Correlations between functional activation, functional connectivity and behavioural performance showed strong effects when exploring the whole range of reading-related abilities. Within groups, we did not find any strong correlations between activation and connectivity with reading performance. We believe that this was due to small variability in reading performance (e.g., ceiling effects for word performance in the scanner in controls) and activation in the dyslexia group (see Fig. 4). However, when we shifted away from our group status and correlated individual reading performance across groups with functional activation, we found strong links between activation in left SMG and right cerebellum and pseudoword reading. Left vOTC, right vOTC and bilateral lingual gyri showed stronger correlations with word reading. In terms of functional connectivity, left vOTC and left SMG connectivity was strongly tied to word reading. Interestingly, connectivity between the right cerebellum and left temporal, left inferior frontal and right vOTC regions was tied to pseudoword performance in the scanner only. Connectivity between the right cerebellum and left SMG and left vOTC, on the other hand, was tied to word reading performance (see schematic illustration of findings in Supplementary Fig. 12).

Across groups, effective connectivity analyses revealed that the left vOTC and the right cerebellum inhibited other reading regions. DCMs of the classical and extended reading network found inhibitory influences of these two areas in both groups, except for the left SMG. This region was always positively modulated by the left vOTC. As the cerebellum is believed to play a role in inhibition and executive functioning55, specifically for regulating attentional orientation56, its function as an inhibitory control region during reading seems plausible. A disconnection between the right cerebellum and supratentorial language regions has been found in some disorders (e.g., autism57), hinting at its role in learning processes relying upon attention. Directly comparing the two groups, we found that controls showed no left-hemispheric interaction with the right cerebellum, in contrast to adults with dyslexia. The right vOTC showed positive coupling with the right cerebellum in controls, supporting our PPI findings showing a severe disruption of coupling with the right cerebellum in dyslexia.

Group comparisons of effective connectivity provide important insight into the recruitment of the dorsal reading route in dyslexia (see Supplementary Fig. 13). We found that neurotypical readers relied less on the dorsal route during word processing, while adults with dyslexia engaged the dorsal route during both word and pseudoword reading. The dorsal route is thought to be mainly involved in phonological decoding (sound-to-letter-mapping) and should thus mainly be engaged during pseudoword reading4,58. However, we report differential recruitment of subregions of the TPC, namely the left pSTG and the left SMG (see Fig. 7). Generally, recruitment of the dorsal route for word reading might suggest that words are still not fully automatized (note that the effect might be different for simple and complex words) in dyslexia and require phonological decoding. However, since we found rather an engagement of the left pSTG than the left SMG for word reading in dyslexia, it might not be phonological decoding per se that is still required, but access to auditory and phonological representations that is more important in individuals with dyslexia to read typical words. Interestingly, the direct group comparison also showed increased coupling from the left vOTC to the left SMG during pseudoword reading in dyslexia, supporting our assumption that it is rather this subregion that is involved in phonological decoding. The stronger reliance upon this connection in adults with dyslexia as compared to typical readers most likely hints towards a larger reliance and a higher demand of this area for pseudoword processing. Last, we found stronger intrinsic connectivity from left TPC to left IFG in neurotypical readers which likely reflects a fast and efficient feed-forward connection for phonological decoding to speech production and supports earlier theories of disrupted temporo-frontal connectivity in dyslexia52.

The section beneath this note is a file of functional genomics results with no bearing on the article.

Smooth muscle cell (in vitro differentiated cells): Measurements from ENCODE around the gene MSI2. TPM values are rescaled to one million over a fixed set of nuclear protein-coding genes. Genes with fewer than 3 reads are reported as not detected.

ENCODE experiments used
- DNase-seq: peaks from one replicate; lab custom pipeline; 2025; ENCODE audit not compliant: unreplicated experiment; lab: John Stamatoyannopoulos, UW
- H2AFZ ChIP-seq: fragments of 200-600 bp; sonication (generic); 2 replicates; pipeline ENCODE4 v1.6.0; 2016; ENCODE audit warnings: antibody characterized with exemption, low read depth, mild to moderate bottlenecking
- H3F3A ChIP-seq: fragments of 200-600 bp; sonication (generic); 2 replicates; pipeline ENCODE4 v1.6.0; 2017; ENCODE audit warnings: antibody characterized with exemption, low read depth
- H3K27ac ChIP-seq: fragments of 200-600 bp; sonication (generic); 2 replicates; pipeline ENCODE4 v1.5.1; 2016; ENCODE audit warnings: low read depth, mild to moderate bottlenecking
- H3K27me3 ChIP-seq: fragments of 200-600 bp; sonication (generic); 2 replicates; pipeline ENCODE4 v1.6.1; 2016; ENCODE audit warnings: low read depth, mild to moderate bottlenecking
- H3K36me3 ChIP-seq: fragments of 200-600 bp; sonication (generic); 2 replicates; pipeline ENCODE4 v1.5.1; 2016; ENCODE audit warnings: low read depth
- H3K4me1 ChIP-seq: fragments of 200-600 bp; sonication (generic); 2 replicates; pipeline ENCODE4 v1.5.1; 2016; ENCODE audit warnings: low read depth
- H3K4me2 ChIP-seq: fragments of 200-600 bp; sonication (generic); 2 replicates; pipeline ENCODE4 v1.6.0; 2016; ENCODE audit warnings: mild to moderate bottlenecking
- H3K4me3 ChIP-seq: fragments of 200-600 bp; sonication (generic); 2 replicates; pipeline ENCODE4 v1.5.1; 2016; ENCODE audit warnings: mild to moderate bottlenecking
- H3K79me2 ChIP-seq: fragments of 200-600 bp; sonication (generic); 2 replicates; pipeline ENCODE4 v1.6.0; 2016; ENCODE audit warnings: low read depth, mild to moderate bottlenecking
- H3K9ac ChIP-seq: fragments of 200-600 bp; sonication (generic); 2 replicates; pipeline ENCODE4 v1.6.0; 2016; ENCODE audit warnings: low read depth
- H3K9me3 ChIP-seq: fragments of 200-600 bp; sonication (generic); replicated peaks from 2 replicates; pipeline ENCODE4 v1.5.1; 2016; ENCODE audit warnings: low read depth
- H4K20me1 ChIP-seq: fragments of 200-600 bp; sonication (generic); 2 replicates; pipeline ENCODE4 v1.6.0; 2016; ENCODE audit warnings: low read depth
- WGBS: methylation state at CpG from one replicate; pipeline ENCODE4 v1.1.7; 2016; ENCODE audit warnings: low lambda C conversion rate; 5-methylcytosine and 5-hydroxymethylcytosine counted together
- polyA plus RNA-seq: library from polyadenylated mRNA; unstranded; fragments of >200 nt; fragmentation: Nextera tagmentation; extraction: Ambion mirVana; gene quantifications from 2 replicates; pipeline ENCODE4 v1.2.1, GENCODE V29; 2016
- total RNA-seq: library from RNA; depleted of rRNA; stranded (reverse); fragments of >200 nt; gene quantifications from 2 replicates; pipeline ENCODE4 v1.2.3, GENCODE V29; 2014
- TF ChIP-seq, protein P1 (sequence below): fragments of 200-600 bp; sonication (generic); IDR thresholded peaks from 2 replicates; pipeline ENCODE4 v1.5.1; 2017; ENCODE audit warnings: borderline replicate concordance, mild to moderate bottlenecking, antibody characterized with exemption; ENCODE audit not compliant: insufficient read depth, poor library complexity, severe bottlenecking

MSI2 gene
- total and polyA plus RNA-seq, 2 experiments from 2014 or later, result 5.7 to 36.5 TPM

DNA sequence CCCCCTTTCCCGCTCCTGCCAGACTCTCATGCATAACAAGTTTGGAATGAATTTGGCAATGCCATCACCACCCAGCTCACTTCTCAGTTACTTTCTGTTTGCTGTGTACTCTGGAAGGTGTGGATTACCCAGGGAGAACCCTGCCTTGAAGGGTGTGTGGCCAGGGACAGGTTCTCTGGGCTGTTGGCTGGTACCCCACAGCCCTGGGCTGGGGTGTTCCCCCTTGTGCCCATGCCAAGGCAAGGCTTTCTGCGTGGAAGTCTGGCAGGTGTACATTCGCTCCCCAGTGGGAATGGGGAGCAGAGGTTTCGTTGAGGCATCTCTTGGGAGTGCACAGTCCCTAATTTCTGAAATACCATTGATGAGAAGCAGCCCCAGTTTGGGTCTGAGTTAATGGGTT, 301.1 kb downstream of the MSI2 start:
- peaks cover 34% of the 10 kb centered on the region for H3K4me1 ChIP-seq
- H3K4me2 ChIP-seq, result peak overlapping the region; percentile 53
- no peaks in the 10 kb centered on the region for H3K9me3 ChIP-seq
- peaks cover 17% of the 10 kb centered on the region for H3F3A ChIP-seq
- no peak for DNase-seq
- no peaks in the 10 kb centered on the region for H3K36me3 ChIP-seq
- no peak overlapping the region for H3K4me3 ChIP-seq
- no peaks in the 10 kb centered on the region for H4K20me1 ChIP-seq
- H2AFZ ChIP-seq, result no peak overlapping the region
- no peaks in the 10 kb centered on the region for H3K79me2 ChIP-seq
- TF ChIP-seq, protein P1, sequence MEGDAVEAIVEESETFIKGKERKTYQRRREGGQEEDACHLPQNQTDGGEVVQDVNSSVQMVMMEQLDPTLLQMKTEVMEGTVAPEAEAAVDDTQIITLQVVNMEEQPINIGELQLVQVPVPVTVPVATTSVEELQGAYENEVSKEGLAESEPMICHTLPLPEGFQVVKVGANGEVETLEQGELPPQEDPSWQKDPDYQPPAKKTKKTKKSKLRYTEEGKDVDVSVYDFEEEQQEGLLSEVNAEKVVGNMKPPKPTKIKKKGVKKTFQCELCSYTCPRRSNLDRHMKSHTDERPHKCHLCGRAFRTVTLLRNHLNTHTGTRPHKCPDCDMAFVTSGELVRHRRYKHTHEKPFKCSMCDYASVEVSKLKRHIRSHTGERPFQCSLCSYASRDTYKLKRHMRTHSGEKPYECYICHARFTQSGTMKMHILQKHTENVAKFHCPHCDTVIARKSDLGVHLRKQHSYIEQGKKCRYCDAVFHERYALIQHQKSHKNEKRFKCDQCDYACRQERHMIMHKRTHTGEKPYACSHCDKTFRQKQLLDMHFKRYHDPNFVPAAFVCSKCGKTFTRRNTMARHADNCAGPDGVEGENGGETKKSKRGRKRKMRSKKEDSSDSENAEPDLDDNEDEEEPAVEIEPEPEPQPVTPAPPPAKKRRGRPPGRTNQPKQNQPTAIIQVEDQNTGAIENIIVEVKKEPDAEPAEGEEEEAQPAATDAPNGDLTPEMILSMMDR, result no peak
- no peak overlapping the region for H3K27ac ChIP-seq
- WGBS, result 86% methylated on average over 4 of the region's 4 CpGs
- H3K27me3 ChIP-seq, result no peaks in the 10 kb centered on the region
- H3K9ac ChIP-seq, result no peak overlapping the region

Overall, neurotypical readers showed strong coupling between nodes of the extended reading network with few task-specific modulations, whereas individuals with dyslexia showed less stable connectivity. This is particularly true for the recruitment of the bilateral vOTC within the extended reading network: controls relied upon unidirectional left-to-right coupling and showed no modulations by stimulus type. In dyslexia, in contrast, we observed differential bidirectional coupling between the left and right vOTC, which we interpret as an attempt to integrate the right hemisphere to support reading processing. Generally, communication within the network was rather straightforward in the control group: left vOTC actively interacted with left SMG and right vOTC during reading and was inhibited by the right cerebellum. In dyslexia, the opposite was the case: the left vOTC attempted to interact with the right vOTC and the right cerebellum, while left SMG and left vOTC were modulated by the right vOTC, and at the same time inhibited by the right cerebellum. We believe that this non-straightforward functional coupling largely reflects compensatory attempts due to less efficient processing and reliance upon right-hemispheric regions. Taken together, this supports evidence on differential recruitment of reading circuits in dyslexia26 and emphasizes the key role of the bilateral vOTC for reading.